My brother and SIL live in New England in a house built maybe 30-40 years ago (so relatively new and definitely modern).  They have a furnace that runs on oil, because they live in a small enough town that there's no way to get natural gas.  An oil-powered furnace ends up being cheaper than paying for it with electricity.  The furnace heats water that is fed through copper pipes throughout their house.  Radiant heat works far better for heating their home, because it's probably more efficient, but it also doesn't dry the air out.  They used to keep their house in the neighborhood of 60 degrees in the winter (and perhaps as low as 55 at night), although now that they have a baby, I imagine they're keeping it a little warmer.  They don't have air conditioning, and mostly don't need it.

I, on the other hand, live in the PNW in an apartment.  I have basically 3 small forced-air heaters in my walls -- one in the living room, one in the bedroom, and one in the kitchen.  They are controlled separately, so I almost never use the one in the bedroom.  I don't really have a thermostat, per se, so my husband and I have indoor thermometers.  He's not allowed to turn any heat on until it's colder than 68 degrees.  Although over the past few weeks, the temperature has been more like 64 or 65, and we've both been comfortable.  We also do not have air conditioning, and if we were in a house that had ceiling fans and the possibility of a cross breeze, it would probably be unnecessary.  As it is, there are a few weeks every summer where we are very uncomfortable and wish we had it, but we've never been able to justify buying a window unit.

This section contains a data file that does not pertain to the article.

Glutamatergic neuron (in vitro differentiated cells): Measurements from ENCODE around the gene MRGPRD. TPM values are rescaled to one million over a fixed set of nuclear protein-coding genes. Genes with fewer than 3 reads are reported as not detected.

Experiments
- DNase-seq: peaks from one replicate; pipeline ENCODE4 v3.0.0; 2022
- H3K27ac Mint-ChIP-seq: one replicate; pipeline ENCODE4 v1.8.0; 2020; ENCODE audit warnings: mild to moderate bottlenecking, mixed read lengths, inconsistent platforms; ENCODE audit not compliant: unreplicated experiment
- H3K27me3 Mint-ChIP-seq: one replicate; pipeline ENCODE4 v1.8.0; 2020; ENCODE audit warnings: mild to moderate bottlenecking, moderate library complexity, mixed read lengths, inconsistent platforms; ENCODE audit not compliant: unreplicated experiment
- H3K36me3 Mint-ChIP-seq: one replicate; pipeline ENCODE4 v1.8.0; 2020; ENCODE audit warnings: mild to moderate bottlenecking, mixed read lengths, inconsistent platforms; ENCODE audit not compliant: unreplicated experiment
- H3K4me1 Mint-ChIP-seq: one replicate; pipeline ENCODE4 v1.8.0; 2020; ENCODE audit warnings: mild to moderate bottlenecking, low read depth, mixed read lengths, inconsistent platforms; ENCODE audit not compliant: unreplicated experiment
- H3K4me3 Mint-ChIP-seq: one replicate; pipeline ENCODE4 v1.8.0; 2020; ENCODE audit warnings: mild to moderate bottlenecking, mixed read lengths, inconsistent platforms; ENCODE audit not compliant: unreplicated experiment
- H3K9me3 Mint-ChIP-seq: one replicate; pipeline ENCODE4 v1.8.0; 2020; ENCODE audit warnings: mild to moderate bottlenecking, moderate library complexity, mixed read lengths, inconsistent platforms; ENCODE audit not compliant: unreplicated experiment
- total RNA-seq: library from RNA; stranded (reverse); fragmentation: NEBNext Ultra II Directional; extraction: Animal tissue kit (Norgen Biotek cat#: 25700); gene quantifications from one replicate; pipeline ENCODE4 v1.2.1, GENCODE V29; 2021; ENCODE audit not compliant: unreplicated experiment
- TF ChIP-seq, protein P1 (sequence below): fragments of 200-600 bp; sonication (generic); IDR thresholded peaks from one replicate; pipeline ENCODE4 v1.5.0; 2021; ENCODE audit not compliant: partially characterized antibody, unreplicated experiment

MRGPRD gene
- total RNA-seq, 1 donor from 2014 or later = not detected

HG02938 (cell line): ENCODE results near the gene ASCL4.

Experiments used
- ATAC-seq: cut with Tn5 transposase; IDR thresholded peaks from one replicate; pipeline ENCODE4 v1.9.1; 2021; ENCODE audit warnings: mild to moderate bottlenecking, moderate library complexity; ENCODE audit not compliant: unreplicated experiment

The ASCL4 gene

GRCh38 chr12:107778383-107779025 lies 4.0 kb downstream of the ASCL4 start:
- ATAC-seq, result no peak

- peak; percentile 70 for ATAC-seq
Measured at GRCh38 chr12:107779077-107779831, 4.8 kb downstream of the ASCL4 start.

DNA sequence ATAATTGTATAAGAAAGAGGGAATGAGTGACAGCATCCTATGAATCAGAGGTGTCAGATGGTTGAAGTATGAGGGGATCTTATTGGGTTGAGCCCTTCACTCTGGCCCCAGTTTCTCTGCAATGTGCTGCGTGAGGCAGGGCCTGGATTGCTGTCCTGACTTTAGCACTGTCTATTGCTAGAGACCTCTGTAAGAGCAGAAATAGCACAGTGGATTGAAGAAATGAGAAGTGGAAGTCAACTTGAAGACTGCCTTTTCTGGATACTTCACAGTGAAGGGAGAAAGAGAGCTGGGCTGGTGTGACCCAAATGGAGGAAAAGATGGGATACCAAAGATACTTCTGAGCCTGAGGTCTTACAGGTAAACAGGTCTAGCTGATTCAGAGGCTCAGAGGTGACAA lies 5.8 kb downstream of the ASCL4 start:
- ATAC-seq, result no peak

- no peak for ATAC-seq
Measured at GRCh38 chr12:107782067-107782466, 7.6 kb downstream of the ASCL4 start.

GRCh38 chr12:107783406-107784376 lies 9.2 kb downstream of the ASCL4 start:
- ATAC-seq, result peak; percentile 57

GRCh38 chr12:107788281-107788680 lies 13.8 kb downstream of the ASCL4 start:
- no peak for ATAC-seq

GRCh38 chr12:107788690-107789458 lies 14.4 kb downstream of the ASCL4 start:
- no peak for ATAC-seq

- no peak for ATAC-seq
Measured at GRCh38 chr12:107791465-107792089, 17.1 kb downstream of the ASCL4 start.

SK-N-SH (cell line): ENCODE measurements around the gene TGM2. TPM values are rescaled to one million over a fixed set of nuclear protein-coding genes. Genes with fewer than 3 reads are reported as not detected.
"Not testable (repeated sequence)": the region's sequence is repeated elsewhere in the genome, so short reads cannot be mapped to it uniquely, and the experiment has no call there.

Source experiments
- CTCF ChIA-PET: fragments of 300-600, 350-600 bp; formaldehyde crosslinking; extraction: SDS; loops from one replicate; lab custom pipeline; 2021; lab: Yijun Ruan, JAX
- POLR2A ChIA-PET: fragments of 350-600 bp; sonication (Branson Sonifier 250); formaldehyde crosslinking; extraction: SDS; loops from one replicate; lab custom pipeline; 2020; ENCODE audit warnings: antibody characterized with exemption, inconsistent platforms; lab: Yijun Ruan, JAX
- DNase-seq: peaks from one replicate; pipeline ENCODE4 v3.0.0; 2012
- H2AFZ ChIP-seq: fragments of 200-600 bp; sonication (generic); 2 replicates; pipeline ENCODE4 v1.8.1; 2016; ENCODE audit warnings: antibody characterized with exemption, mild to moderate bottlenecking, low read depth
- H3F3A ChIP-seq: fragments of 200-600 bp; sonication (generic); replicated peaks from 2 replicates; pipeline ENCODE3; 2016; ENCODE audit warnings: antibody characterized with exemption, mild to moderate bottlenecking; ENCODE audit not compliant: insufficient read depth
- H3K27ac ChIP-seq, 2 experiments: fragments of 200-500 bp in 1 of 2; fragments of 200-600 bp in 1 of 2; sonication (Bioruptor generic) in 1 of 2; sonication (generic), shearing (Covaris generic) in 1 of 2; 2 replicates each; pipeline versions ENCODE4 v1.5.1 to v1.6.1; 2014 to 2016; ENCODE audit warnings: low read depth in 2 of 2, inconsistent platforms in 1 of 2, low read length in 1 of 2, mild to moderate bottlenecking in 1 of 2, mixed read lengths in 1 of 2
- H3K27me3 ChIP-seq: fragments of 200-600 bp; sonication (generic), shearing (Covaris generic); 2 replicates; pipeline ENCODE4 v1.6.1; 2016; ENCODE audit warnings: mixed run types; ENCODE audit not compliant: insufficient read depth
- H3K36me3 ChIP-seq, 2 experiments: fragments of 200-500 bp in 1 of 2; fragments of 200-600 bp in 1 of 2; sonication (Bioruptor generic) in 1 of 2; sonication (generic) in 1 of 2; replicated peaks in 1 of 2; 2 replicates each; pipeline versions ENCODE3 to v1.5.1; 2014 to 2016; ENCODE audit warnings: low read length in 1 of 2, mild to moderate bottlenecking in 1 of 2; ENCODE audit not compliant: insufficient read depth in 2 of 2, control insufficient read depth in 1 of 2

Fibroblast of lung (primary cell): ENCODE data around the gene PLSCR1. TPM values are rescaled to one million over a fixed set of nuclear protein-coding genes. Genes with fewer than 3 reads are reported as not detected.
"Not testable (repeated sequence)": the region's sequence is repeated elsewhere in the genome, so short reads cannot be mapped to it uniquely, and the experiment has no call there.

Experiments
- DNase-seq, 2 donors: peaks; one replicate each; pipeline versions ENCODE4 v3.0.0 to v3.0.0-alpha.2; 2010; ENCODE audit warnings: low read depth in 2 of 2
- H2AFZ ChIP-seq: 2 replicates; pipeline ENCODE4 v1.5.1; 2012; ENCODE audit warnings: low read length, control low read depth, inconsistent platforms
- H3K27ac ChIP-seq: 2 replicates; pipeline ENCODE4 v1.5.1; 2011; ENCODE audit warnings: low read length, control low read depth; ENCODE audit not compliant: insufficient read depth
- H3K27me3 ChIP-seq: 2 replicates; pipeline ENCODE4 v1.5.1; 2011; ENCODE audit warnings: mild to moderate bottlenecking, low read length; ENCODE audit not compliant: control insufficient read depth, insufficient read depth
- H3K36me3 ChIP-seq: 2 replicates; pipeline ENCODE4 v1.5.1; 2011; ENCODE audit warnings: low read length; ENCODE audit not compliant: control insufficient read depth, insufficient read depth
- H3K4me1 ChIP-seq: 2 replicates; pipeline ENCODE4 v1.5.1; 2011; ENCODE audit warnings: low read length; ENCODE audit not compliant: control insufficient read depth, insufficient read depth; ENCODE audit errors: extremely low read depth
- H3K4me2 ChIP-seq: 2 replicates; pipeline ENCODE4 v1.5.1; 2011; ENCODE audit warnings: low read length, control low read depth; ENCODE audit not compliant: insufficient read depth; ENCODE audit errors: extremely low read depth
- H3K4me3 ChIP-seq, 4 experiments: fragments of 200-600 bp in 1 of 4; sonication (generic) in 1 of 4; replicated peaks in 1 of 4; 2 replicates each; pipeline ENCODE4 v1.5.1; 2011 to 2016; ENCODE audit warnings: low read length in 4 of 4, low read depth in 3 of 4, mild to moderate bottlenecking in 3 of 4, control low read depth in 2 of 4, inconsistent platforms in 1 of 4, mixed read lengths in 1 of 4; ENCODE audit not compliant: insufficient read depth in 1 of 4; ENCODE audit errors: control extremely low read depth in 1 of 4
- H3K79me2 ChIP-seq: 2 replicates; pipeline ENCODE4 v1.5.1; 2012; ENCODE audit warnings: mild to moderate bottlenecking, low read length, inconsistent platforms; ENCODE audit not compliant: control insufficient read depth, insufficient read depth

And then my parents live in Houston, where air conditioning is practically required.  Because they already have all the ductwork set up for central air conditioning, I'd imagine that most homes in the region also have forced air heating.  It doesn't get used nearly so much (maybe a couple of months out of the year), but it's probably easier to add on to a central air conditioning set-up than to find another way of heating the home.  Plus, in a place like Houston, nobody is ever really concerned about too little humidity. :)  Their furnace happens to be run on gas, although I think it's equally common for furnaces to be run on electricity.